Disinfection of drinking water

PhD Jamshaid Ashiq research focuses on identifying new disinfection by-products (DBPs) in drinking water, determining formation mechanisms and assessing human exposure. In this work, we use ultra high resolution mass spectrometry, nuclear magnetic resonance and fluorescence spectroscopy. The overall goal is to avoid human health problems related to drinking water.

Modern supply chains of urban drinking water include a disinfection step to reduce waterborne diseases. It is presumed that disinfection demands will increase in future in response to the increased temperatures and longer warm seasons coupled to climate change. The increase of waterborne pathogens will particularly affect temperate and boreal regions that have experienced limited levels of waterborne diseases in the past.

Disinfection is commonly carried out by chlorinated chemicals. These chemicals kill pathogens efficiently, but also produce DBPs by reacting with natural organic matter (NOM), anthropogenic contaminants and bromide or iodide present in the source water. Many DBPs are carcinogenic, mutagenic, or genotoxic. To date, almost 800 DBPs have been identified, but these 800 compounds represent less than 50% of the total DBPs formed.

With increasing regulation of the concentrations of DBPs, many drinking water utilities are searching for alternative disinfectants that produce less DBPs. These changes have reduced the amount of known DBPs, but have increased the amount of unknown DBPs. More than 50% of the total organic halides formed by chlorination are unknown, similarly using chloramine and chlorine dioxide 80% DBPs formed are unknown and remained as question mark.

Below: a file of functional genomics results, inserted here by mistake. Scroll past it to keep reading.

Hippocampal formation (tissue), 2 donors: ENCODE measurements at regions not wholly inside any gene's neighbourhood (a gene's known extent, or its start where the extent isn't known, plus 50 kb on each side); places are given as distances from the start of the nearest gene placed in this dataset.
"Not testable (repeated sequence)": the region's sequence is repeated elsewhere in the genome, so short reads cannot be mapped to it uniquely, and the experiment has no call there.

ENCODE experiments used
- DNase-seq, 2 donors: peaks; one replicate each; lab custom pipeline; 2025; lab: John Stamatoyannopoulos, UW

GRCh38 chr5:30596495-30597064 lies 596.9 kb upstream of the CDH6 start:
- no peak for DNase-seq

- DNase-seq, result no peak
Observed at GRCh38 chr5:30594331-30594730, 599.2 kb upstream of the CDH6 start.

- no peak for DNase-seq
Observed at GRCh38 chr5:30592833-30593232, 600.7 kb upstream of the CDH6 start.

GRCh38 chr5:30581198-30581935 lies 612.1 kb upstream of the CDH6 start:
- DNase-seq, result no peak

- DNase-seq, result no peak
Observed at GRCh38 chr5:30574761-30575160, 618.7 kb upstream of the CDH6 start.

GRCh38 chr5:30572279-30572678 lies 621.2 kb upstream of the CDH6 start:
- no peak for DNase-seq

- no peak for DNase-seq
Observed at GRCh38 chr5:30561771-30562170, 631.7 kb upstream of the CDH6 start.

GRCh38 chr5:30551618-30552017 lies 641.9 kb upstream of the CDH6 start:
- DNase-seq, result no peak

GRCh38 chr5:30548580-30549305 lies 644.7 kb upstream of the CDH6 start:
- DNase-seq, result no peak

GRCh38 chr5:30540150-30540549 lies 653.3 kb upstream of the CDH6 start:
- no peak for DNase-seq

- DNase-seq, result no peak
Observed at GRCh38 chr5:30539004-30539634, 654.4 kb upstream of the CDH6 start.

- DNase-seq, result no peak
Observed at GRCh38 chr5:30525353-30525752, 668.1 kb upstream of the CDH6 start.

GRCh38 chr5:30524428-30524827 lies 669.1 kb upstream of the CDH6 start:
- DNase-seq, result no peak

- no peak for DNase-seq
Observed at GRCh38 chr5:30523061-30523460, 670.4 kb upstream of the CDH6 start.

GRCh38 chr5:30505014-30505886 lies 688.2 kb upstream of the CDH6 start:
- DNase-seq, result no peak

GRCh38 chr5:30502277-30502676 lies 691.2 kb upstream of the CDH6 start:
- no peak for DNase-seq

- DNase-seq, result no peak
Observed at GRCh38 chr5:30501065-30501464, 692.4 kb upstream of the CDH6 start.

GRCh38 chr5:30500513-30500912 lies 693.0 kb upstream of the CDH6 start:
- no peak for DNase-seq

Epidemiological studies estimate that the regulated/monitored DBPs cause less than half of the total effects of all the DBPs, which shows how important is the identification of unknown DBPs to assess the exposure and toxicity of DBPs.

Mapping the molecular diversity of DBPs is possible by using the ultra-high resolution instruments i.e. [Fourier transform ion cyclotron resonance mass spectrometry (FT-ICR-MS) and cryogenic nuclear magnetic resonance (NMR) spectroscopy] will be the potential tool for this purpose. 

We will follow the DBPs monitoring from source-to-tap water during different treatment steps and the distribution to take the necessary action for possible reduction in DBP formation. These investigations will also be complemented with development of new analytical methods that can be used on a daily basis to monitor a wider range of DBPs than is possible today.